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Surprise onside kick by Titans is waved off by Jedi mind trick

The Titans looked to capitalize on some inattention on the Rams special teams by doing a hurry-up onside kick. The kick was voided and time put back on the clock.



Week 16: Rams at Titans (video)

The Titans looked to capitalize on some inattention on the Rams special teams by doing a hurry-up onside kick. There was a great deal of confusion from Walt Anderson’s crew, but in the end the kick was voided and time put back on the clock. Prior to seeing any video, this was my first impression of how the play should be handled hearing it described, but there are some lingering question marks. Some key details are not discernible from the video, because the TV network was also caught by surprise, as they were reviewing the AFC playoff picture when the kick occurred.

Update: Jason Wolf of The Tennessean confirmed with the league office what we surmised the situation to be: that the Rams were told that there would be a television commercial break prior to the kickoff, rather than a 40-second official’s timeout. The Rams were not on the field for the kickoff due to the erroneous information. Since it is highly unlikely that the Titans would have encountered this fortuitous situation otherwise, nothing was lost when the crew backtracked and ordered a rekick.

The original post continues below.

As a general matter, there is no such thing as a “hurry-up” onside kick in the same manner there would be on an offensive snap. Following a score, and if the network does not go to commercial, the 40-second clock runs for the gap before the kickoff. The back judge is then responsible for handing the kicking ball to the kicker and winding the 25-second play clock. This does not mean that the kicking team may kick at any time; rather the back judge has to assume a position at the sideline. Then, the referee will signal that the ball is ready to be put into play, with the target being that 10 seconds will be left on the play clock at the kick. (The crew does not call a delay foul right away if the offense doesn’t get those 10 seconds.)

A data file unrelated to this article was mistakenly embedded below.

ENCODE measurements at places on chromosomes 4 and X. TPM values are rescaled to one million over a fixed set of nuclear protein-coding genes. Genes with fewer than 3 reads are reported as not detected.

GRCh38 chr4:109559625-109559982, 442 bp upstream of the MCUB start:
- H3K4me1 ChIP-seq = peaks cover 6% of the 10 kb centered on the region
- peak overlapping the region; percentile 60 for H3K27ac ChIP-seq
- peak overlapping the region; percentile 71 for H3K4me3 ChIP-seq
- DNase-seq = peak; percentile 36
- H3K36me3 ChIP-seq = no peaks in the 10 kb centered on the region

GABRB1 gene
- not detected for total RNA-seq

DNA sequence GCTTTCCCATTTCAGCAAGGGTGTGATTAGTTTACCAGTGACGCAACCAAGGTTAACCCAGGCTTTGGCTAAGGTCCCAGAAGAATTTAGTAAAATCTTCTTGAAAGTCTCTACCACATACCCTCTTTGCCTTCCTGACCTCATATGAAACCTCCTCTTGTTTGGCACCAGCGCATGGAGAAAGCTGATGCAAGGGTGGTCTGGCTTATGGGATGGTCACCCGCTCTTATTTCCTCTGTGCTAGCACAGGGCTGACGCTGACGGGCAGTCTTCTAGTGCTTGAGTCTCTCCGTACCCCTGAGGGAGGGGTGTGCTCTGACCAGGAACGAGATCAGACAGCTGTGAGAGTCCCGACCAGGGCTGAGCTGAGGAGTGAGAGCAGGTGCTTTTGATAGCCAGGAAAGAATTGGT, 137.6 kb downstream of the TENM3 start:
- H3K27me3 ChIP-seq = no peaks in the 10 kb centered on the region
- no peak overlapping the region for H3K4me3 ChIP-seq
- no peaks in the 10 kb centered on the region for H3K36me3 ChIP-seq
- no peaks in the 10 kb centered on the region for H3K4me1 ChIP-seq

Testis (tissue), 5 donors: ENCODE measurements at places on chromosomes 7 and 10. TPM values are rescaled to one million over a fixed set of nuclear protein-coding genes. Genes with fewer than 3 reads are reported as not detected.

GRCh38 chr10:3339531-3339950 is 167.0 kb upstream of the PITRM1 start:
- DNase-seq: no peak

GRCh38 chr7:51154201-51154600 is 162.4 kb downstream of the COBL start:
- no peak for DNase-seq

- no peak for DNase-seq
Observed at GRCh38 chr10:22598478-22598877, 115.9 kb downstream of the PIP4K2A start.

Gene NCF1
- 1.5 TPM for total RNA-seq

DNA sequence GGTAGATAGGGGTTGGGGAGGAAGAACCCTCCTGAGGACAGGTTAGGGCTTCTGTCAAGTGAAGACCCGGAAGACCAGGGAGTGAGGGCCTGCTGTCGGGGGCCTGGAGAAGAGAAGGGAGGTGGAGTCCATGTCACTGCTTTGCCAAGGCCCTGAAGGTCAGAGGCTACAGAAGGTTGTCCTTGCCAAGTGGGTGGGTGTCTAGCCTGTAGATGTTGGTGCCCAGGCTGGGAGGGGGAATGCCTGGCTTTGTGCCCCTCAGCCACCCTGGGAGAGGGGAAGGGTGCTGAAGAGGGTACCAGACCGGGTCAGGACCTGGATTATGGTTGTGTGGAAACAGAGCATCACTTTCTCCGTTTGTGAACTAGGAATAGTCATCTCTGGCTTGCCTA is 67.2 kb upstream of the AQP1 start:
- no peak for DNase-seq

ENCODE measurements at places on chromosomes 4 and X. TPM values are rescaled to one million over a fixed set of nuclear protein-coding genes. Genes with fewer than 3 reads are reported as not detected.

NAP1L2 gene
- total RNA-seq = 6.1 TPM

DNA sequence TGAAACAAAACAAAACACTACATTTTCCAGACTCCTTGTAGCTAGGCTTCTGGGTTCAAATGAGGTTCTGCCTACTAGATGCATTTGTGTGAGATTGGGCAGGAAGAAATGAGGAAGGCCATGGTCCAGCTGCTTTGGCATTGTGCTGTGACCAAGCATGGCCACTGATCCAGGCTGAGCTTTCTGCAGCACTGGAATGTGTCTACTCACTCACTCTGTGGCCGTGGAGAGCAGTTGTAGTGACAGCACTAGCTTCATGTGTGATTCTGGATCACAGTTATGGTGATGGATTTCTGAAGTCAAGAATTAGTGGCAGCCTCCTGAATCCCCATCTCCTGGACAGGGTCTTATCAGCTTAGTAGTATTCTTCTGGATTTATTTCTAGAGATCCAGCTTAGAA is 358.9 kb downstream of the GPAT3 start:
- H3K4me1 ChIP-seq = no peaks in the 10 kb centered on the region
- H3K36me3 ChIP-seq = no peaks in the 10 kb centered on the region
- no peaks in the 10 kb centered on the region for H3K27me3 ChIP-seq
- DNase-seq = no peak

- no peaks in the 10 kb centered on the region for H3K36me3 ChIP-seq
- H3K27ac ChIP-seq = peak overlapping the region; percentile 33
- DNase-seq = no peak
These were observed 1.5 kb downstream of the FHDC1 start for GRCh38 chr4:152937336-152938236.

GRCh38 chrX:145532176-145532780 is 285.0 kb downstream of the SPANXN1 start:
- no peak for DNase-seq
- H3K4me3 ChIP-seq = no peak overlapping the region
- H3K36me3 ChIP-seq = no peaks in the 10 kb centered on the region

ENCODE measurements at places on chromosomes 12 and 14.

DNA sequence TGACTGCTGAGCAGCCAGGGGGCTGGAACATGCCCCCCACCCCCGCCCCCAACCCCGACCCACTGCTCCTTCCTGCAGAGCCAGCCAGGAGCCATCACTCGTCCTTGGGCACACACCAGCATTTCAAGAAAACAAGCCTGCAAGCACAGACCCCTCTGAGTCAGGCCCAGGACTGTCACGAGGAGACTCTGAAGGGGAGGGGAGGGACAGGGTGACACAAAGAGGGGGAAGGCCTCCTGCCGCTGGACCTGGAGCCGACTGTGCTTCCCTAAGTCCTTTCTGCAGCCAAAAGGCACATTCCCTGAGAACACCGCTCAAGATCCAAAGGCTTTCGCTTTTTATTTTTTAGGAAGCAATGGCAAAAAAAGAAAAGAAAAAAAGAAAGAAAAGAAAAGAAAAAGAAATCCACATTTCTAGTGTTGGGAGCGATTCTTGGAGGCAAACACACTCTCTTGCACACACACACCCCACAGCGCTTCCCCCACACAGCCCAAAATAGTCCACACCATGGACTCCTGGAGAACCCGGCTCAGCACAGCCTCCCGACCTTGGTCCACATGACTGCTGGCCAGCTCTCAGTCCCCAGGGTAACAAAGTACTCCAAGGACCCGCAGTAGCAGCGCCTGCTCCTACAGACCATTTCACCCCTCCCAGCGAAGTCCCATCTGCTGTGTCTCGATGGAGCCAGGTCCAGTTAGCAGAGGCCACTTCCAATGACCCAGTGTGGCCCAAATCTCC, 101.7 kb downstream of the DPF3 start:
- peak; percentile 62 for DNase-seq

This means that the receiving team and the network should not be caught off guard that a kick is about to take place. Since the play clock was not shown on TV, we can’t pin this down as to exactly what happened.

Somewhere in sorting this out, it was determined by the crew that the Rams called timeout, which both sidelines protested. It is possible that a timeout call came in from the Rams sideline at the last moment to save the team, but then a protest ensued regarding the timing of the kick, allowing the timeout to be restored. The umpire and the field judge work the 35- and 45-yard lines on the Rams sideline, and would have made the call.

So, after announcing a Rams timeout, Anderson backtracked and said there was no kick. This means that either, (1) he never made the signal or the kicker started before the signal was made, (2) he decided he made the signal in error too early or if some other extenuating circumstance made the ball not ready for play. In either case, it is appropriate to restore the timeout, since the intent was to prevent the kick which is now being considered to be before the ready signal.

This means it is a null kick, not an illegal kick, and so the time is restored as if the first kick never happened. This happened to Bills kicker Brad Daluiso in Super Bowl XXVI on the opening kickoff, and referee Jerry Markbreit ordered a rekick.

Never addressed was a penalty flag that came from the side judge (initially positioned at the 45). That flag was picked up with no explanation.

One theory that may explain all that happened: the Rams sideline may have been told there was a television timeout, causing them to be late getting to the field for the kickoff. The Titans may have kicked at the typical play clock time, and the network was lax because the Rams were not in place. After piecing this together following the Rams timeout, the crew realized that it can’t fault the team that relied on bad information. Therefore, the appropriate and equitable measure is to declare the ball was not ready, void the kickoff, and restore the timeout.

The tl;dr is that this probably was called right, but it looked too damn sloppy in getting there.

Photo: Donn Jones/Tennessee Titans

Ben Austro is the editor and founder of Football Zebras and the author of So You Think You Know Football?: The Armchair Ref's Guide to the Official Rules (on sale now)

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